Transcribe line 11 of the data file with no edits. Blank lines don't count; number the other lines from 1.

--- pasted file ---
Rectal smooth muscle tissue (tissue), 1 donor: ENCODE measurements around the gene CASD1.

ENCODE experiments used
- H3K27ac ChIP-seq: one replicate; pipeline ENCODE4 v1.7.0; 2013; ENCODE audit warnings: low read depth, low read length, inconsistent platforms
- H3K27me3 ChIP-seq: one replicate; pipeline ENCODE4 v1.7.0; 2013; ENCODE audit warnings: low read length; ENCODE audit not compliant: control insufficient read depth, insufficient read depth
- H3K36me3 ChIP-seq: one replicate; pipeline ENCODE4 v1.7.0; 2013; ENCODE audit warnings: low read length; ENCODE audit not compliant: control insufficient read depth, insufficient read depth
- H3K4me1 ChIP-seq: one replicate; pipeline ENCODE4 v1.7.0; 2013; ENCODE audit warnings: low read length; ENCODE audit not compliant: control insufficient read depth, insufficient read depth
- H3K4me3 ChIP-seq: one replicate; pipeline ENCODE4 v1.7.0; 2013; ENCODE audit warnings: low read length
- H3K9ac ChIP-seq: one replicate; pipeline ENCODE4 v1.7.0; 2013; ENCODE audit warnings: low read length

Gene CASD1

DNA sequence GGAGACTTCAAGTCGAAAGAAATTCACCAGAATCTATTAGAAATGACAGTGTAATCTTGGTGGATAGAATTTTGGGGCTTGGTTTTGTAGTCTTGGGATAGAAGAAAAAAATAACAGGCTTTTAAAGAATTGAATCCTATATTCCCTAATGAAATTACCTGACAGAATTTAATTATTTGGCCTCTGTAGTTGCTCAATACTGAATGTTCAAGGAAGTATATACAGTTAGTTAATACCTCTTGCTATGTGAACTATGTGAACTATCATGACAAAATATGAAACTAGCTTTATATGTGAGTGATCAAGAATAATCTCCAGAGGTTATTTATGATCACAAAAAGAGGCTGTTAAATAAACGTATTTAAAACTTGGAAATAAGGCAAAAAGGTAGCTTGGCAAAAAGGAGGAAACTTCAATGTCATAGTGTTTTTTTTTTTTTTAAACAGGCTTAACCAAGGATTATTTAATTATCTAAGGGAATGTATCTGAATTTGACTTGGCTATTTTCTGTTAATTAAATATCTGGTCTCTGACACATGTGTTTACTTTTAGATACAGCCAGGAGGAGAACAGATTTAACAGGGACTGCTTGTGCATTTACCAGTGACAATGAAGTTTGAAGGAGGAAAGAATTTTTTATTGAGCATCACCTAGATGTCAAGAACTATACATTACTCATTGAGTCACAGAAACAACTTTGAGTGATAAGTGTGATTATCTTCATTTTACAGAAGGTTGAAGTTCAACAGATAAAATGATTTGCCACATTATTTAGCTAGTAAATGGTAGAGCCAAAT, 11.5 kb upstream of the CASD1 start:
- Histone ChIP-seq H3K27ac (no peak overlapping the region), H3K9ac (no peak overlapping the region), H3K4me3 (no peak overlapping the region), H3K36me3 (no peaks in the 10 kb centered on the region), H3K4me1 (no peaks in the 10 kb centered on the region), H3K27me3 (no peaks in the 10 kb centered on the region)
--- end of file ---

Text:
- Histone ChIP-seq H3K27ac (no peak overlapping the region), H3K9ac (no peak overlapping the region), H3K4me3 (no peak overlapping the region), H3K36me3 (no peaks in the 10 kb centered on the region), H3K4me1 (no peaks in the 10 kb centered on the region), H3K27me3 (no peaks in the 10 kb centered on the region)